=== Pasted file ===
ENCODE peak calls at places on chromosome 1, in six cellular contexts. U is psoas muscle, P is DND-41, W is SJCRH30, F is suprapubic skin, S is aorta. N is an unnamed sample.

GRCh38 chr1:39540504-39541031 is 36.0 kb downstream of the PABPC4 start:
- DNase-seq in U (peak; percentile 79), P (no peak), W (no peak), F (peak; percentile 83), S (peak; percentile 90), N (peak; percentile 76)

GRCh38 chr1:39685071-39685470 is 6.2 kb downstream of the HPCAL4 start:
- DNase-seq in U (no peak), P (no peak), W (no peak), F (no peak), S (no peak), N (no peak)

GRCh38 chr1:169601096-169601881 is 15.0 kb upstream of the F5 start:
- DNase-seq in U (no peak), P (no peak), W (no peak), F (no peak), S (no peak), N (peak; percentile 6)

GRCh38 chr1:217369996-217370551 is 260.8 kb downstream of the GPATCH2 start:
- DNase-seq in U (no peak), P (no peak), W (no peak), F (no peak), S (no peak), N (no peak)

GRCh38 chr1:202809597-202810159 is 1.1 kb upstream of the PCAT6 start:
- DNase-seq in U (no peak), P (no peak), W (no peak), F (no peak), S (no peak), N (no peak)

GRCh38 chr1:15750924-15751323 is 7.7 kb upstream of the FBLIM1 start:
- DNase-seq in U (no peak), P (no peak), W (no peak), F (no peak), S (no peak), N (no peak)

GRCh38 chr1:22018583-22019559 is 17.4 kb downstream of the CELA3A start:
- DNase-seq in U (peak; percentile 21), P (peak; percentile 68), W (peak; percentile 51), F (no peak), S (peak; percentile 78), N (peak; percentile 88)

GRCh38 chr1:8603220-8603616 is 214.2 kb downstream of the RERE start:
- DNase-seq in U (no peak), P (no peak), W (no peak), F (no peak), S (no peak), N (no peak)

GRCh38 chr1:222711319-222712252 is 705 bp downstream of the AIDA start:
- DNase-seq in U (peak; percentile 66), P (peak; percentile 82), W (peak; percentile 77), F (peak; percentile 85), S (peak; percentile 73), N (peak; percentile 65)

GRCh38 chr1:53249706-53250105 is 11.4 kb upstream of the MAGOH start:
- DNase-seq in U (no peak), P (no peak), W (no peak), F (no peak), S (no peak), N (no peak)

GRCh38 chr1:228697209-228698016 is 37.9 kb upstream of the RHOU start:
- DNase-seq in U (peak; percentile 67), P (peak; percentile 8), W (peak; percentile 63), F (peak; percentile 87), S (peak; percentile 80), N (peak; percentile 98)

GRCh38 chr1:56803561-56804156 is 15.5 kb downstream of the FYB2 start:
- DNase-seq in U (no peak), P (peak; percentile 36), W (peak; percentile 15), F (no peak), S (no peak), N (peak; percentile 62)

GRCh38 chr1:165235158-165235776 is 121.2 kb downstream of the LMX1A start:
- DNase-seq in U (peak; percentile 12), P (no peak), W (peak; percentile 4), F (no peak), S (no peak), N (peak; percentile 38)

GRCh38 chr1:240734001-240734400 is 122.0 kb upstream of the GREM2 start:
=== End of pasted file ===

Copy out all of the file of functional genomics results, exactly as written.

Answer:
ENCODE peak calls at places on chromosome 1, in six cellular contexts. U is psoas muscle, P is DND-41, W is SJCRH30, F is suprapubic skin, S is aorta. N is an unnamed sample.

GRCh38 chr1:39540504-39541031 is 36.0 kb downstream of the PABPC4 start:
- DNase-seq in U (peak; percentile 79), P (no peak), W (no peak), F (peak; percentile 83), S (peak; percentile 90), N (peak; percentile 76)

GRCh38 chr1:39685071-39685470 is 6.2 kb downstream of the HPCAL4 start:
- DNase-seq in U (no peak), P (no peak), W (no peak), F (no peak), S (no peak), N (no peak)

GRCh38 chr1:169601096-169601881 is 15.0 kb upstream of the F5 start:
- DNase-seq in U (no peak), P (no peak), W (no peak), F (no peak), S (no peak), N (peak; percentile 6)

GRCh38 chr1:217369996-217370551 is 260.8 kb downstream of the GPATCH2 start:
- DNase-seq in U (no peak), P (no peak), W (no peak), F (no peak), S (no peak), N (no peak)

GRCh38 chr1:202809597-202810159 is 1.1 kb upstream of the PCAT6 start:
- DNase-seq in U (no peak), P (no peak), W (no peak), F (no peak), S (no peak), N (no peak)

GRCh38 chr1:15750924-15751323 is 7.7 kb upstream of the FBLIM1 start:
- DNase-seq in U (no peak), P (no peak), W (no peak), F (no peak), S (no peak), N (no peak)

GRCh38 chr1:22018583-22019559 is 17.4 kb downstream of the CELA3A start:
- DNase-seq in U (peak; percentile 21), P (peak; percentile 68), W (peak; percentile 51), F (no peak), S (peak; percentile 78), N (peak; percentile 88)

GRCh38 chr1:8603220-8603616 is 214.2 kb downstream of the RERE start:
- DNase-seq in U (no peak), P (no peak), W (no peak), F (no peak), S (no peak), N (no peak)

GRCh38 chr1:222711319-222712252 is 705 bp downstream of the AIDA start:
- DNase-seq in U (peak; percentile 66), P (peak; percentile 82), W (peak; percentile 77), F (peak; percentile 85), S (peak; percentile 73), N (peak; percentile 65)

GRCh38 chr1:53249706-53250105 is 11.4 kb upstream of the MAGOH start:
- DNase-seq in U (no peak), P (no peak), W (no peak), F (no peak), S (no peak), N (no peak)

GRCh38 chr1:228697209-228698016 is 37.9 kb upstream of the RHOU start:
- DNase-seq in U (peak; percentile 67), P (peak; percentile 8), W (peak; percentile 63), F (peak; percentile 87), S (peak; percentile 80), N (peak; percentile 98)

GRCh38 chr1:56803561-56804156 is 15.5 kb downstream of the FYB2 start:
- DNase-seq in U (no peak), P (peak; percentile 36), W (peak; percentile 15), F (no peak), S (no peak), N (peak; percentile 62)

GRCh38 chr1:165235158-165235776 is 121.2 kb downstream of the LMX1A start:
- DNase-seq in U (peak; percentile 12), P (no peak), W (peak; percentile 4), F (no peak), S (no peak), N (peak; percentile 38)

GRCh38 chr1:240734001-240734400 is 122.0 kb upstream of the GREM2 start: